Killing Floor - Zero Tolerance (1969)
Yes. this is the band from the late 60s / 70s,
reformed some thirty years later! Original members Mick Clarke (gtr/voc)
Bill Thorndycraft (vcl/hrp/gtr) Lou Martin (keys)
and Stuart McDonald (bs) got back together but couldn't find the drummer
(sounds a familiar story!) so co-opted Mick's longtime drummer Chris Sharley.
In fact, during recording,
the original drummer Bazz Smith got in touch so he does appear on a couple of tracks.
There are 14 tracks, 12 new original songs and a pair of standards.
The band pick up where they left off all those years ago so this is high-energy blues-rock.
Things kick off with a chugging rocker, "Burn Out",
with clattering piano from Lou, Bill and Mick sharing the vocals and good harp and guitar.
Another chugger follows, "Prozac Blues" with a nice steel guitar intro,
liked this one. As I did the next track "Calm Down",
a slow blues with excellent piano and some high-energy guitar work.
"Sperm Bandit" sees some more good piano, harp and slide guitar. "The Big Issue"
and the title track are protest /issue songs,
the first being sort of punk blues and the latter being an aggressive song.
I wasn't so keen on these. The two covers are Slim Harpo's
"Strange Love" and Sonny Boy's "Bring it on Home".
Both are delivered with a nice rolling beat,
both have good harp work and the latter good piano and guitar too making it an
excellent closer to the CD.
Other favourite tracks are the rocker "Iron Ewe" - touches of "Cell Block 9" -
and "Road of Diamonds" with grand solos all round, my pick of the CD.
Good to see the band doing a whole lot of new material;
and not just re-treads of their earlier tunes.
A solid rhythm section and good solos from all.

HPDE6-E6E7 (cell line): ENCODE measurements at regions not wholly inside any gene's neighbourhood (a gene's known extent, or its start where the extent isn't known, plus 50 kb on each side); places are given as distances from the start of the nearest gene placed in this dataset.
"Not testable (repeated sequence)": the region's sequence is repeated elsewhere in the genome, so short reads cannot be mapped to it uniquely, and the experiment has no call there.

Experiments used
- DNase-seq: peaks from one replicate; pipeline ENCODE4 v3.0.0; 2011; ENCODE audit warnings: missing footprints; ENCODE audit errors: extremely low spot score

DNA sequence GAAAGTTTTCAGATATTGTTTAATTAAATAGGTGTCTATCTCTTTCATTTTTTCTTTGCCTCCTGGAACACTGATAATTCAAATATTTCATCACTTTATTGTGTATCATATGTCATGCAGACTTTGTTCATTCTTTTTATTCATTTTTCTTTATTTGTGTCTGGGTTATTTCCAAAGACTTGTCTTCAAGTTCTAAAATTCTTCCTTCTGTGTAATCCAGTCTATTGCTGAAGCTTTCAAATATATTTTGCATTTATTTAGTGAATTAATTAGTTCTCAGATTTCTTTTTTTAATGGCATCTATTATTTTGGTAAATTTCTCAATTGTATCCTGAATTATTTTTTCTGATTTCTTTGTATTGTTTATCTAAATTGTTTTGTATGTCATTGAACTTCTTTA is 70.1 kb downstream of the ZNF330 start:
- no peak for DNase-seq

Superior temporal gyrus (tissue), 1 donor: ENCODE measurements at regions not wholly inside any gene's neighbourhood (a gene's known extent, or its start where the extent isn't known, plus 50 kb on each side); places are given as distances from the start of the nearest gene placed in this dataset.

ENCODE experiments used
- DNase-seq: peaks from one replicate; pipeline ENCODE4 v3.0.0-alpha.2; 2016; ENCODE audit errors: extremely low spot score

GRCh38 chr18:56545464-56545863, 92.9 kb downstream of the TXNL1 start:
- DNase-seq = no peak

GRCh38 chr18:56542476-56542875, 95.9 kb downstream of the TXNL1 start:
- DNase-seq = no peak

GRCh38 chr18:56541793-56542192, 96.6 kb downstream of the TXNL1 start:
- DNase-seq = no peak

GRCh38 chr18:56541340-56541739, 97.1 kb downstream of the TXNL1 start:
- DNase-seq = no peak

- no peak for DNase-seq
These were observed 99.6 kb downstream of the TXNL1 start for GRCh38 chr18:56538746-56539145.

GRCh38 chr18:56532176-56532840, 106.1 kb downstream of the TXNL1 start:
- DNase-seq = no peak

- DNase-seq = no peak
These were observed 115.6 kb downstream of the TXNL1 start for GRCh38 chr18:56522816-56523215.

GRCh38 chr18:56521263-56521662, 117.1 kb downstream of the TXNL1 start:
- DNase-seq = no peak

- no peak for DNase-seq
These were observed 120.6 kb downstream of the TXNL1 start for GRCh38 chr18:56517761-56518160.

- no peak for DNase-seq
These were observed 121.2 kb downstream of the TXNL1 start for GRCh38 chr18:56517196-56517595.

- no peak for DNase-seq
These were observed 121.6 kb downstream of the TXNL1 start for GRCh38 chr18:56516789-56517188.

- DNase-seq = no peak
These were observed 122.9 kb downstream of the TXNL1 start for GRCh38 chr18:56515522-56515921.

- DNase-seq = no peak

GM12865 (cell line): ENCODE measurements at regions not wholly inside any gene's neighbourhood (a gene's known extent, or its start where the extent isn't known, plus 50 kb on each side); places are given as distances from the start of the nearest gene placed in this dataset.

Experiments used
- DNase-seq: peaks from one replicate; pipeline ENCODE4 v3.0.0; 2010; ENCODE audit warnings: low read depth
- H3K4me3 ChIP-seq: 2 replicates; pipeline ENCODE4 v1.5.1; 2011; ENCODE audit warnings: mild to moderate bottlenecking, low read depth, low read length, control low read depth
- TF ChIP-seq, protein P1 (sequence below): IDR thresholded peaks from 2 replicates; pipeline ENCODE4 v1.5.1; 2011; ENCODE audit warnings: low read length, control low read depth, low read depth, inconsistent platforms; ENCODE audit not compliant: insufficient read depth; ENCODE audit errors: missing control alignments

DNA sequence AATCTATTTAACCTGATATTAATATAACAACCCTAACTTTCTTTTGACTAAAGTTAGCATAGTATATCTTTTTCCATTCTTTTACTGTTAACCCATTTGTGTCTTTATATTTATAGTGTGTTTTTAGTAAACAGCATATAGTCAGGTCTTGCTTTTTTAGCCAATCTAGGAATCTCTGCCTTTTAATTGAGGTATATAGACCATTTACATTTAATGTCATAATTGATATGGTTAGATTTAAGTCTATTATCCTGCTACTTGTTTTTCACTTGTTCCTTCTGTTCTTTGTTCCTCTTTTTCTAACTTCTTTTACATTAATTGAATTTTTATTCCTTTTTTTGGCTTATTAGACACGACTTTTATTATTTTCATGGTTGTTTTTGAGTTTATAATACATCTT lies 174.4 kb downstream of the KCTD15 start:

Lou's piano playing impressed,
not only his solos but also his fills and background playing.
Solid vocals from both Bill and Mick,
with trademark high-energy guitar work from Mick and some useful suckin'
and blowin' from Bill.
Overall a good modern blues-rock album that comes with a recommended sticker!
The line-up is:
Bill Thorndycraft (original Killing Floor singer) - Vocals, harp, and acoustic guitar.
Mick Clarke (original Killing Floor guitarist) - Vocals, electric and acoustic guitars
Stuart (Mac) McDonald (original Killing Floor bassist, also ex Paul Rodger's Peace,
Jellybread, Salt) - Bass
Lou Martin (original Killing Floor pianist, also ex Rory Gallagher Band,
Blues'n'Trouble and others) - Keyboards
Chris Sharley (Mick Clarke Band, ex Sassafrass) - Drums
Bazz Smith (original Killing Floor drummer) - Drums (tracks 3 & 12)
Bill’s thoughts about the Album:
Mick had the structure for this song with one of his many magical Riffs which
he seems to produce like Armani produce quality suits.
I wanted to write a song about ‘Burnout’ a syndrome/phenomena never mentioned
much before the mid 1990’s but ubiquitous in the late 90’s following the increase
in expectations and workloads of professionals,
especially in people professions such as the Police, Social work,
and frontline medical workers and then extending to many other professions.
This resulted in the remarkable increase in stress related problems such as Depression,
Migraine, Asthma, IBS,Back pain etc and increased alcohol and Drug dependency.
This leads on to the second song on the album...
which I had structured before the coming together of the band and is rather
personal to me as it documents many events in my life especially the
premature death of my sister who had taken on the task of caring for my
disabled elderly mother who was very demanding not just because of her
physical disability but more significantly, because of her enduring mental
health problems….my sister was prescribed a cocktail of Prozac and Valium to
help her cope with this complex and untenable situation….